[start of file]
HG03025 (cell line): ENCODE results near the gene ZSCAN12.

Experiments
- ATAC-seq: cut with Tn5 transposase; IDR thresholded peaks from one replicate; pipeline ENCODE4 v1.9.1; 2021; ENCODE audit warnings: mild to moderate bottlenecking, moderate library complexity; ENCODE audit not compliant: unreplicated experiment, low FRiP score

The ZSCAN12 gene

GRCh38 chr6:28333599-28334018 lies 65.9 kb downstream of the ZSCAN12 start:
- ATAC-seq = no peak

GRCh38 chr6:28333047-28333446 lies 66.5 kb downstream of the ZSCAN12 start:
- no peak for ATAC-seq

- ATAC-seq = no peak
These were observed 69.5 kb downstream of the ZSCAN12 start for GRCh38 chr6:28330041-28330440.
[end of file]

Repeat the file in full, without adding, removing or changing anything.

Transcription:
HG03025 (cell line): ENCODE results near the gene ZSCAN12.

Experiments
- ATAC-seq: cut with Tn5 transposase; IDR thresholded peaks from one replicate; pipeline ENCODE4 v1.9.1; 2021; ENCODE audit warnings: mild to moderate bottlenecking, moderate library complexity; ENCODE audit not compliant: unreplicated experiment, low FRiP score

The ZSCAN12 gene

GRCh38 chr6:28333599-28334018 lies 65.9 kb downstream of the ZSCAN12 start:
- ATAC-seq = no peak

GRCh38 chr6:28333047-28333446 lies 66.5 kb downstream of the ZSCAN12 start:
- no peak for ATAC-seq

- ATAC-seq = no peak
These were observed 69.5 kb downstream of the ZSCAN12 start for GRCh38 chr6:28330041-28330440.